With grime gaining momentum in America, many are calling it an offshoot of rap, but it has roots of its own. Grime isn't hip-hop.
By Alex De Lacey, Nov 3, 2015
Let’s face it, ever since Kanye decided to bring a bunch of grime artists on stage at the BRITs and Skepta and Drake became best friends, it seems the entire world is getting excited about grime. Something that comes up all to often is grime’s similarities to hip-hop..and those just getting familiar with the genre often refer to it as British rap.

These incessant comparisons frustrate and mislead, since—although there are shared characteristics between grime and hip-hop—grime is a musical form in its own right, with roots of its own. It needs to be made clear that a grime freestyle is different from a hip-hop freestyle, grime artists often end each line with the same phrase....

Grime developed from a multitude of styles; primarily reggae, bashment, dancehall, garage, and drum and bass. To simply call it a subgenre of hip-hop disavows these vital influences, and denies the unique cultural heritage that has secured its place as one of the most vibrant and idiosyncratic performance forms that exists today."...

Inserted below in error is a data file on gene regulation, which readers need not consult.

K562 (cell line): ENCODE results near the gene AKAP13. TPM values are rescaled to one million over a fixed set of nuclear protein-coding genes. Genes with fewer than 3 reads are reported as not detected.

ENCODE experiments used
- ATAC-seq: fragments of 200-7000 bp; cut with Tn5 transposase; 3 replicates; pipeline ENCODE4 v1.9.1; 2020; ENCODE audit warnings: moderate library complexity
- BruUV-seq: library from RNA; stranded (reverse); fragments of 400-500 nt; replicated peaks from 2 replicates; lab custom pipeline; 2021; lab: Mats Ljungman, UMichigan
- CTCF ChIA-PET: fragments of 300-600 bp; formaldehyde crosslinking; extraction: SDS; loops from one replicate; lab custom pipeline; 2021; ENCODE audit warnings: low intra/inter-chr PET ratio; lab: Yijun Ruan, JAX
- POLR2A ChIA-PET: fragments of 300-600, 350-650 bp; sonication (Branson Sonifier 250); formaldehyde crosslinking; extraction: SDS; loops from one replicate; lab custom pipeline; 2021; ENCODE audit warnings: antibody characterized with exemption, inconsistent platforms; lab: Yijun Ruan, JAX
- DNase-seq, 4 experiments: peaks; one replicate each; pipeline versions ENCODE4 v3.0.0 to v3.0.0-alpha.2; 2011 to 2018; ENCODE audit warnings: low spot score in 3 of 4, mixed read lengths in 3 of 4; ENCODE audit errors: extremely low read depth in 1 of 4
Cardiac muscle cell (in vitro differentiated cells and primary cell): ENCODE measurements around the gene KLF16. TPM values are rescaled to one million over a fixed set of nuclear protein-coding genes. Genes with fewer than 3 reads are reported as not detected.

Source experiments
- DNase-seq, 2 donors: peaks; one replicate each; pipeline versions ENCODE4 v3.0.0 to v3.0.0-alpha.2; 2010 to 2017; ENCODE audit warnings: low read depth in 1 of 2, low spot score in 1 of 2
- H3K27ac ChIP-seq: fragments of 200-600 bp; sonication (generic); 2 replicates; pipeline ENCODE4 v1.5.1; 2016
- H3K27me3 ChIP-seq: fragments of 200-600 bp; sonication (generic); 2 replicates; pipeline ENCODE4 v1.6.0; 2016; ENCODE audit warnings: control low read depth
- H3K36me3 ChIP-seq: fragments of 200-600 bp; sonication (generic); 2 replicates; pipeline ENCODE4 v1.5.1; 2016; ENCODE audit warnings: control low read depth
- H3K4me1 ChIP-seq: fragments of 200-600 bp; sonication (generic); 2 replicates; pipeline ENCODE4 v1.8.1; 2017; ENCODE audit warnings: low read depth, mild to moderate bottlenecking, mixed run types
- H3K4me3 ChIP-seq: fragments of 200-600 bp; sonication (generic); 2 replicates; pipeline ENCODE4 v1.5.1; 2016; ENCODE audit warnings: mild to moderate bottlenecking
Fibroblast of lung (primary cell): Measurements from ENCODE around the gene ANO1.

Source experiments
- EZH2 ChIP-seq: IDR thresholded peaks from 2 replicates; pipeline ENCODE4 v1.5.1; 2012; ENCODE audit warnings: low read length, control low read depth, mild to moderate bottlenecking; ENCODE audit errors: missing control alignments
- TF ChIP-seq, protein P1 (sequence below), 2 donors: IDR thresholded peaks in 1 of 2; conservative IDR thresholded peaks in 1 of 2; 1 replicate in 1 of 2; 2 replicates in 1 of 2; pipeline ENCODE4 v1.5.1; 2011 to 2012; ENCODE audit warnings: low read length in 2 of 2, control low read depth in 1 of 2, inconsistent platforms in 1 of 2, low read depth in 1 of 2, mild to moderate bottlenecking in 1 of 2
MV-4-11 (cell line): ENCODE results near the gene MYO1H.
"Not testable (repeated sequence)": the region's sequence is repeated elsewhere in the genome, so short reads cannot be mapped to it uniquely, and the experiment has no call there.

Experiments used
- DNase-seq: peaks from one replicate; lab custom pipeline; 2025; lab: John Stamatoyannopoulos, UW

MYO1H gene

"Michael Ebenazer Kwadjo Omari Owuo Jr. (born 26 July 1993), better known by his stage name Stormzy, is an English grime and hip hop artist. He won Best Grime Act at the 2014 and 2015 MOBO Awards and was named as an artist to look out for in the BBC's influential Sound of 2015 list.[6][7] His most successful song to date is the BPI platinum-selling "Shut Up", which was initially released as a freestyle on YouTube. The track was then officially released and got to number eight on the UK Singles Chart after Stormzy launched a campaign[8] to reach Christmas number one.